What motivated you to conduct your research?
Global, continental, regional, and local studies on reading achievements show that the rates of reading failure and illiteracy continue to be unacceptably high. On a local scene, emerging research at the onset of this study showed that most teachers in Uganda were not adequately trained to teach reading. Teachers for beginning readers enter the teaching profession without the necessary knowledge relevant to the teaching of reading. After this realization, many interventions have been put in place in Uganda to address the challenge but with little success. One of such interventions has been the implementation of a thematic approach which employs an eclectic (mixed methods) strategy to teaching reading. It however remained debatable whether such an approach gives beginning readers a strong foundation in phonemic awareness and the letter-sound knowledge. Such discrepancy between teachers’ knowledge and children’s reading competencies required timely research endeavours to break the vicious cycle of children’s academic failure.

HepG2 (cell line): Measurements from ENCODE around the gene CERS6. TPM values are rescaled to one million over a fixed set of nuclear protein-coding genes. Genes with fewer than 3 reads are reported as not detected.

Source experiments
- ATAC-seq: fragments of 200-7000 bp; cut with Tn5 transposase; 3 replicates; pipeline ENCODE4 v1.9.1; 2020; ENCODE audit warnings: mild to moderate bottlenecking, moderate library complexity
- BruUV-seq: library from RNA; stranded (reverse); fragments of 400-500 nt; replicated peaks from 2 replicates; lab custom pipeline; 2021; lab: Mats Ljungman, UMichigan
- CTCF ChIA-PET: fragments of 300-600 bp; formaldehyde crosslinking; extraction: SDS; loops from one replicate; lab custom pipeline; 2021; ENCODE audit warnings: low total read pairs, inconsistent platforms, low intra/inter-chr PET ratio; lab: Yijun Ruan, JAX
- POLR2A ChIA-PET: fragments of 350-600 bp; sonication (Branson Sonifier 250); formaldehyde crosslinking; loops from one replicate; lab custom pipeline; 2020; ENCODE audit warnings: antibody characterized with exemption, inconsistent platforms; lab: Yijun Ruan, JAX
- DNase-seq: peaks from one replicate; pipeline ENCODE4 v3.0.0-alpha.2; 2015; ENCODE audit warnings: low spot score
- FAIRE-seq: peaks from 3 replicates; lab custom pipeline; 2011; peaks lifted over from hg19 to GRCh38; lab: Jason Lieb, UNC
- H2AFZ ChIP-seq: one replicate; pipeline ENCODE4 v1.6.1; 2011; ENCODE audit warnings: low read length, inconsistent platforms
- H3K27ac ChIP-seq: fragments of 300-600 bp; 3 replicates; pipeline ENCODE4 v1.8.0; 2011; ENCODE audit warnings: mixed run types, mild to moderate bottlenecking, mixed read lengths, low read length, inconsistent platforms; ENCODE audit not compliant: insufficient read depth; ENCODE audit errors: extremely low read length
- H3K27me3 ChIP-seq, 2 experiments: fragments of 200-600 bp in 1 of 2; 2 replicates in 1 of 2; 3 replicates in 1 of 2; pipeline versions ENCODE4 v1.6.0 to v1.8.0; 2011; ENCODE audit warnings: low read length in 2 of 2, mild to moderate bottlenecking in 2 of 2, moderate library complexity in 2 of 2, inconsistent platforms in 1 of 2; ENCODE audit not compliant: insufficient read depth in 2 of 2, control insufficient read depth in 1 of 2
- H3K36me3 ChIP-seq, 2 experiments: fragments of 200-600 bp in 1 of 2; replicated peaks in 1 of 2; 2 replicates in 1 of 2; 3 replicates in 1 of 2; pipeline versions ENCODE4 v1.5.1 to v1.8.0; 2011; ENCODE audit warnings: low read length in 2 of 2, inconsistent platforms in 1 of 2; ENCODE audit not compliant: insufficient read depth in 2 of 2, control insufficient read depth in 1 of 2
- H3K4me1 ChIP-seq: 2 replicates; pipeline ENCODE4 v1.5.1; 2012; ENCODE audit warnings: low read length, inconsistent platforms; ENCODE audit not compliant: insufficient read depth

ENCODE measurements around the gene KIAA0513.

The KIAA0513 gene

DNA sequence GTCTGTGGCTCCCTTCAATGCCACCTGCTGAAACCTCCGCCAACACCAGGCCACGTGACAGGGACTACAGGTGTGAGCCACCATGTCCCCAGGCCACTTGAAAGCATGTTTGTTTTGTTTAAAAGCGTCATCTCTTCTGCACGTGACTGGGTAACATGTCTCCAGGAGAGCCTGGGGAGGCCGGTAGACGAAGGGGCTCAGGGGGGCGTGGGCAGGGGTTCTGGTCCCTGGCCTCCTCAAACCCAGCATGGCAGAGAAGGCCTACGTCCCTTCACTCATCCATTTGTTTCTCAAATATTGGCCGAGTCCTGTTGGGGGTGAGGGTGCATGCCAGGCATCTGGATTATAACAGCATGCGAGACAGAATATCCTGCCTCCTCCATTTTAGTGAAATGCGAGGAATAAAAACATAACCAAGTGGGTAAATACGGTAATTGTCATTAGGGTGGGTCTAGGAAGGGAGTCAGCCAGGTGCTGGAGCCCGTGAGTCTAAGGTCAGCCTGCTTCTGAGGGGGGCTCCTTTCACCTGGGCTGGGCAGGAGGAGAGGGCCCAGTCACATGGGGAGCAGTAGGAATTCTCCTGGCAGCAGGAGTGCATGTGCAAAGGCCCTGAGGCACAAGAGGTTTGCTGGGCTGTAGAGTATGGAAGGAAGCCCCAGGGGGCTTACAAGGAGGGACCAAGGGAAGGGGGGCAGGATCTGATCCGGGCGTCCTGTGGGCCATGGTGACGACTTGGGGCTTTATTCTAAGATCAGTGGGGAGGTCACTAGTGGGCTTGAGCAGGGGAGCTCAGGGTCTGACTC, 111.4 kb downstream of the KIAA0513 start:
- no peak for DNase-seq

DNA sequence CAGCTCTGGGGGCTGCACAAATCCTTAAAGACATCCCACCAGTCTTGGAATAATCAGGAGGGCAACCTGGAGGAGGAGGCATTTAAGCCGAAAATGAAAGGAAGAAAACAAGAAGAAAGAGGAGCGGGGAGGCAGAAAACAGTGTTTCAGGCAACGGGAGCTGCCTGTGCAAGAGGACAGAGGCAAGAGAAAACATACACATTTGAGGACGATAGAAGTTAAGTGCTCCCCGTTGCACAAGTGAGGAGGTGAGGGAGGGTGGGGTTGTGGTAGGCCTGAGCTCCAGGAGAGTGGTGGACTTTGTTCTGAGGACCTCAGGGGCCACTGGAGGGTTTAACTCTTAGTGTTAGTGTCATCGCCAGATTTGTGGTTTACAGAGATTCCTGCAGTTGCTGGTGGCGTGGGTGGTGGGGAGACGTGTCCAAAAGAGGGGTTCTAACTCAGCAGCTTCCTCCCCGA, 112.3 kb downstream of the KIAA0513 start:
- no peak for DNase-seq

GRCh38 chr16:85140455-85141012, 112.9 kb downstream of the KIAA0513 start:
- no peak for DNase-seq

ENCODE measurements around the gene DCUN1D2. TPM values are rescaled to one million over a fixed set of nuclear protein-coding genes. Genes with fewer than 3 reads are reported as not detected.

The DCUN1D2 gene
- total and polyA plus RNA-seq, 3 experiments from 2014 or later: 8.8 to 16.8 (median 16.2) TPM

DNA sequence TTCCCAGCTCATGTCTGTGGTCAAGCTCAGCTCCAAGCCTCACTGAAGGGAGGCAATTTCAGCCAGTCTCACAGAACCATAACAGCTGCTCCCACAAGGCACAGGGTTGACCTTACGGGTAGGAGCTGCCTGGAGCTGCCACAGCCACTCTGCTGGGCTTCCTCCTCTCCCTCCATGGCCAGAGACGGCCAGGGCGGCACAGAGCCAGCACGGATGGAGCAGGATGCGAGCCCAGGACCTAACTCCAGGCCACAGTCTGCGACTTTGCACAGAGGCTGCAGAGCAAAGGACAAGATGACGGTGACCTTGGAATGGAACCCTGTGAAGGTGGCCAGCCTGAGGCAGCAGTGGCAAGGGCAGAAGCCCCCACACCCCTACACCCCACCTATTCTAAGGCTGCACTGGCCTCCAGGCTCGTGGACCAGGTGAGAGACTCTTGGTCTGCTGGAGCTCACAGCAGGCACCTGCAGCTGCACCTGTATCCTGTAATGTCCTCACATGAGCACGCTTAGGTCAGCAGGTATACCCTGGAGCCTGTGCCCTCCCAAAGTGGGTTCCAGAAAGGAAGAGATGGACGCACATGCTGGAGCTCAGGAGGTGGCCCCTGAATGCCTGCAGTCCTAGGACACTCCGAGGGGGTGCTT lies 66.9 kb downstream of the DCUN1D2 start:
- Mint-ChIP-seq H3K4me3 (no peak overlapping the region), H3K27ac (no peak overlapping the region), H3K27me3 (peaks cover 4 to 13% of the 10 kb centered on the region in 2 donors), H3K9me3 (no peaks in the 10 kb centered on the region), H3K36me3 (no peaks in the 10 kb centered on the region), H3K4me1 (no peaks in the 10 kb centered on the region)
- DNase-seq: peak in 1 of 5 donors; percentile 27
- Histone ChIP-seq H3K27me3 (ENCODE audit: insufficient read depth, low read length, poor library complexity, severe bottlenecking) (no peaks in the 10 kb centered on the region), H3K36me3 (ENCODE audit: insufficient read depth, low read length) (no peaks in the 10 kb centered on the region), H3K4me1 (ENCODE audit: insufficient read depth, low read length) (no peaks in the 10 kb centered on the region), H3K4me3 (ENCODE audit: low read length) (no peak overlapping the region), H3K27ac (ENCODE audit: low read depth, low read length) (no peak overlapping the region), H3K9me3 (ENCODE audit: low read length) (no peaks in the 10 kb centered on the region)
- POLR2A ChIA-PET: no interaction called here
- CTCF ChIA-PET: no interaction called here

Where did you get your ideas and approaches to problems from?